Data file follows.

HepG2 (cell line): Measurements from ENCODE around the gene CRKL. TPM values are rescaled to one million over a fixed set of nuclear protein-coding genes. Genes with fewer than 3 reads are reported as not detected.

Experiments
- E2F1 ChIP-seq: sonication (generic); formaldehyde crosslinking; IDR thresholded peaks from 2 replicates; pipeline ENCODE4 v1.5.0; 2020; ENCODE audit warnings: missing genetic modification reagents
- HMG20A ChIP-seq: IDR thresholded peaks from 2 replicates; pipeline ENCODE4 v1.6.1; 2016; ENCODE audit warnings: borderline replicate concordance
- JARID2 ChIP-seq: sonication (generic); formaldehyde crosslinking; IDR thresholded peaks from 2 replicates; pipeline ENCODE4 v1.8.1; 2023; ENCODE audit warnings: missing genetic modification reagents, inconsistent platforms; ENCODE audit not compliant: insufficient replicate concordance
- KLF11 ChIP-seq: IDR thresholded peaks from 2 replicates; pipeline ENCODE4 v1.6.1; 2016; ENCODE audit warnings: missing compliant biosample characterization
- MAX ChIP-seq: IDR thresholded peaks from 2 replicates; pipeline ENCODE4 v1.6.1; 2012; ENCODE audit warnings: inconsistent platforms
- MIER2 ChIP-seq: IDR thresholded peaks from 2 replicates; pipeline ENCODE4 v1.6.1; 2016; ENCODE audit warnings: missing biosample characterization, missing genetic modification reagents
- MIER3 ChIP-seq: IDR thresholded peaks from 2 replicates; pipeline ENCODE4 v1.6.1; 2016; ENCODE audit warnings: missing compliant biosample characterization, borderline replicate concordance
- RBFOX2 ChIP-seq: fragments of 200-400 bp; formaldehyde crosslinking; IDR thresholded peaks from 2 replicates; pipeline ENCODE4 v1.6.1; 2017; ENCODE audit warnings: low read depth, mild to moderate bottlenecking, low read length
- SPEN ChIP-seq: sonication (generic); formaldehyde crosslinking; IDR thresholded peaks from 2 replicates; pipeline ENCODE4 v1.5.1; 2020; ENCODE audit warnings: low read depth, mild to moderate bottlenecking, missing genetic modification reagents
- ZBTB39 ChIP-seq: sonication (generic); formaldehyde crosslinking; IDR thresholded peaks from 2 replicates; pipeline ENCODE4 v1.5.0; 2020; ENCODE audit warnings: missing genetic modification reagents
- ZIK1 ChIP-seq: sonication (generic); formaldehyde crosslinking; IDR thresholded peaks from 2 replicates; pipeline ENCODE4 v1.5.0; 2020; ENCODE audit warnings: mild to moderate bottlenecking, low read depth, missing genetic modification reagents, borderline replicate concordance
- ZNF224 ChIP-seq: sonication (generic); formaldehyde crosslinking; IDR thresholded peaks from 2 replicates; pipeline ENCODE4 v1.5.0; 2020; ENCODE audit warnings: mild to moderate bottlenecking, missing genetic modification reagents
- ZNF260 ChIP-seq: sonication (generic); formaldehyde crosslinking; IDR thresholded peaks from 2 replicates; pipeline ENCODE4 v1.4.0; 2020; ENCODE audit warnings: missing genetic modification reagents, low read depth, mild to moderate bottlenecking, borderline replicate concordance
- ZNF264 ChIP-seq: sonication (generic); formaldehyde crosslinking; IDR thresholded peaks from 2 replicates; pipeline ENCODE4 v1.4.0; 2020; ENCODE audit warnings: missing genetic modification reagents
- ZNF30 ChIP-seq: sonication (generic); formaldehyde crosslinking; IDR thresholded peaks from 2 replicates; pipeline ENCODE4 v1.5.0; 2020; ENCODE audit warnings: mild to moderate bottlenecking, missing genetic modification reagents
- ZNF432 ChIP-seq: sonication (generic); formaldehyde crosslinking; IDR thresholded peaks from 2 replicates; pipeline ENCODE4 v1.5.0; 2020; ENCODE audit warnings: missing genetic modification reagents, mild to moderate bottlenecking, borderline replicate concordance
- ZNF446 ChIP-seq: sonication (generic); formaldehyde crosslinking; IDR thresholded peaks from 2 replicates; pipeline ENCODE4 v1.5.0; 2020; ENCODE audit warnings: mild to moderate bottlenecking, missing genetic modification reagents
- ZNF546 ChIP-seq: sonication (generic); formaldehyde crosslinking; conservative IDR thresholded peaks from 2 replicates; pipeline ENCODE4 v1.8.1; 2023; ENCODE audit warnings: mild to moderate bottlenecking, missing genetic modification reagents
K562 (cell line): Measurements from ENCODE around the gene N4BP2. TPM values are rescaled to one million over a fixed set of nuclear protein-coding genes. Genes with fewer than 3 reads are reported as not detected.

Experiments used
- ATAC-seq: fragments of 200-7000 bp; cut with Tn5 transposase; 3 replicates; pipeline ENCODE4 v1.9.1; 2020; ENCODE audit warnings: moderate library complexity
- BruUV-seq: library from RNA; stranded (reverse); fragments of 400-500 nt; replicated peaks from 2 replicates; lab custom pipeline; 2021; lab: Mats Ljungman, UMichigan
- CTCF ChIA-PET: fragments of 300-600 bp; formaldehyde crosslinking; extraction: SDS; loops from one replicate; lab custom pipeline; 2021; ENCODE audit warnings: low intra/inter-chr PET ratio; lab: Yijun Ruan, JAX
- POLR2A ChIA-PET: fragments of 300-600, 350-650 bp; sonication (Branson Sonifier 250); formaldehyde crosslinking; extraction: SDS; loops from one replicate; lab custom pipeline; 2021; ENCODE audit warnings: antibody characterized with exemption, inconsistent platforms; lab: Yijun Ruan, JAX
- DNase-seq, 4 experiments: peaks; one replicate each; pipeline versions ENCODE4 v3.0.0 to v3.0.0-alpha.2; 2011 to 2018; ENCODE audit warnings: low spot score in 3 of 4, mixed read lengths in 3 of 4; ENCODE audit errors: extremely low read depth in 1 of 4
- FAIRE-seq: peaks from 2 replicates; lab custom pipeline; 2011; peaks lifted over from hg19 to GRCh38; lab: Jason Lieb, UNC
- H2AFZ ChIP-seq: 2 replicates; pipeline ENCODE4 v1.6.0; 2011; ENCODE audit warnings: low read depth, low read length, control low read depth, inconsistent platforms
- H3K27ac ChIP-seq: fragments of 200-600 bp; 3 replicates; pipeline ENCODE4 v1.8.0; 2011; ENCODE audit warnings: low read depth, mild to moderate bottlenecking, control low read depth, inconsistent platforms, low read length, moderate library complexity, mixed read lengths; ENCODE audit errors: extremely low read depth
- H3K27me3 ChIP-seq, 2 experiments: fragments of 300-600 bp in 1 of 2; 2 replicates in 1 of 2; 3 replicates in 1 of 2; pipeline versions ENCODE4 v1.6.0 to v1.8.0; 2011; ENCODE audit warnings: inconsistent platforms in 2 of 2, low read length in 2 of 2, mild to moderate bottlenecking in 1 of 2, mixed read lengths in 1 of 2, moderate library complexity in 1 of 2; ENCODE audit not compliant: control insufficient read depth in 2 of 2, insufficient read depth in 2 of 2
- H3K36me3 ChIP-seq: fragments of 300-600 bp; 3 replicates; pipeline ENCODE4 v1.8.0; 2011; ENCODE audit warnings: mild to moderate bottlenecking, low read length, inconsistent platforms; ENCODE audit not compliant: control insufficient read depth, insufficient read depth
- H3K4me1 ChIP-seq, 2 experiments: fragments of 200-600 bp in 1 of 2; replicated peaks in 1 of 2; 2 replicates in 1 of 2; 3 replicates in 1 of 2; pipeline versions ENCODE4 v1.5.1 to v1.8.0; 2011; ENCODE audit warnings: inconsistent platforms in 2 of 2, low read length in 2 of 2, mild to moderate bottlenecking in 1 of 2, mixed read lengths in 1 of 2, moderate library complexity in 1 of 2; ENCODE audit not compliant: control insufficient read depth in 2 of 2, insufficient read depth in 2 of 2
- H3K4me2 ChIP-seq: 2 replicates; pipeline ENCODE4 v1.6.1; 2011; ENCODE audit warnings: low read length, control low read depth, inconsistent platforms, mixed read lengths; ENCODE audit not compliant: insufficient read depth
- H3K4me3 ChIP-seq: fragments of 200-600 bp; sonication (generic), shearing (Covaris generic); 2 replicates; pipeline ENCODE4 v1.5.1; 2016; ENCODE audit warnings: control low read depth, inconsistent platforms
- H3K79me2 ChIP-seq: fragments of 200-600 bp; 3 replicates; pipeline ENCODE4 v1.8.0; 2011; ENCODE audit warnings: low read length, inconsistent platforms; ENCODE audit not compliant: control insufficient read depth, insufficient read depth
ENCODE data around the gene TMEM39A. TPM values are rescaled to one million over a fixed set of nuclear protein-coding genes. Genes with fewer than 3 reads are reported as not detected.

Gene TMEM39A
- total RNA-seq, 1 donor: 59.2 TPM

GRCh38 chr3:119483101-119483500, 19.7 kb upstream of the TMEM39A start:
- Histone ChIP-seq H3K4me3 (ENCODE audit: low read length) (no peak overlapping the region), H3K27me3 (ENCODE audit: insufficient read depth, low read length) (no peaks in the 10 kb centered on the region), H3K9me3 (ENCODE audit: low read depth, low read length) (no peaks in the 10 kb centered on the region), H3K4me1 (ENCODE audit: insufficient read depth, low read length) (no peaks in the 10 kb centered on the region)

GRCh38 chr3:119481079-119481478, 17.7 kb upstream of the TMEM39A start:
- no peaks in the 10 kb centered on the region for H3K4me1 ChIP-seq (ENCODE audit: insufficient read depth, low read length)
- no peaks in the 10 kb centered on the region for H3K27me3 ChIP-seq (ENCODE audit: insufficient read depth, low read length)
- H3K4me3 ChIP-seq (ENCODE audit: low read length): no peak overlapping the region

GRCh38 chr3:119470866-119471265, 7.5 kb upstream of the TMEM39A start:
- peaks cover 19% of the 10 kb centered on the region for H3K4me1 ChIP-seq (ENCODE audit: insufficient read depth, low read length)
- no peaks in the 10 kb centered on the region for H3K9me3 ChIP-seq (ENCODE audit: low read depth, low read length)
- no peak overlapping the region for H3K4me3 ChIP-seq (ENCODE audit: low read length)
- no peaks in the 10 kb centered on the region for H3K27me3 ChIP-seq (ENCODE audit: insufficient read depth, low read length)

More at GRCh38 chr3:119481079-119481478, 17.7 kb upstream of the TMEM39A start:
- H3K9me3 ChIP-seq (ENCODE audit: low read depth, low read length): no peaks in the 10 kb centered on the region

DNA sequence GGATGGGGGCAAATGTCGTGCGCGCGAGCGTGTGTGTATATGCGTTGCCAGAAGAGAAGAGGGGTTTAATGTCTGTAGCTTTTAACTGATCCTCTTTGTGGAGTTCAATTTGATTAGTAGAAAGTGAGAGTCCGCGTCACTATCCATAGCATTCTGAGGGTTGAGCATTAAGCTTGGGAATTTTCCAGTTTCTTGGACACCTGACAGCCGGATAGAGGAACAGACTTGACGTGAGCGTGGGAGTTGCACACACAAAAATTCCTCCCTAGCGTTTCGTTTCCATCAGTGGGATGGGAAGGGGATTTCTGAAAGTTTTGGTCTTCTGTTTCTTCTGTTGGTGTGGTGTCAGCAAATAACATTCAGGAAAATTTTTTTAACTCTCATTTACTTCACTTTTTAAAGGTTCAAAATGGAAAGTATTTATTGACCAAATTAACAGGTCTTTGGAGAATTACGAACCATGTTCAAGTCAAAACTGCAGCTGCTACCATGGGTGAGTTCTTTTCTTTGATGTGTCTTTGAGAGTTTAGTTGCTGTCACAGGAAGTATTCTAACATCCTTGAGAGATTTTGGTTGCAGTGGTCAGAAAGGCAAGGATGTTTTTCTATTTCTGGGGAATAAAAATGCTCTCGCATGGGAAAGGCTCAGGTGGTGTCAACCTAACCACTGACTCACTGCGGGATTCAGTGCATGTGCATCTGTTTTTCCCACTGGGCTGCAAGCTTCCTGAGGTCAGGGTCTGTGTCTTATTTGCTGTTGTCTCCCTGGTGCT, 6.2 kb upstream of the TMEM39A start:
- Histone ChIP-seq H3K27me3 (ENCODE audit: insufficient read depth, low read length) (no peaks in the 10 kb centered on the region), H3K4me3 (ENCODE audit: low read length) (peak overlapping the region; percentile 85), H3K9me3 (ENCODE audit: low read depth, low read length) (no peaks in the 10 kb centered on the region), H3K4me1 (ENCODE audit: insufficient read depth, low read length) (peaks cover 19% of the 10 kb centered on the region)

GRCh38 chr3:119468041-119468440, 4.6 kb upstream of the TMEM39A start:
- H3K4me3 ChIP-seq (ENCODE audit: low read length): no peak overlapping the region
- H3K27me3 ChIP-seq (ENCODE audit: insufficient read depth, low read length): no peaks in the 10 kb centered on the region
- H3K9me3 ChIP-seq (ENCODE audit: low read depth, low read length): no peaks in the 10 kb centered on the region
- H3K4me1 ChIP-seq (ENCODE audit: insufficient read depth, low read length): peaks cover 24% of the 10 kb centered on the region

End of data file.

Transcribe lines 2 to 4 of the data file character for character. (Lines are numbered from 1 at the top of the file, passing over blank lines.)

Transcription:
Experiments
- E2F1 ChIP-seq: sonication (generic); formaldehyde crosslinking; IDR thresholded peaks from 2 replicates; pipeline ENCODE4 v1.5.0; 2020; ENCODE audit warnings: missing genetic modification reagents
- HMG20A ChIP-seq: IDR thresholded peaks from 2 replicates; pipeline ENCODE4 v1.6.1; 2016; ENCODE audit warnings: borderline replicate concordance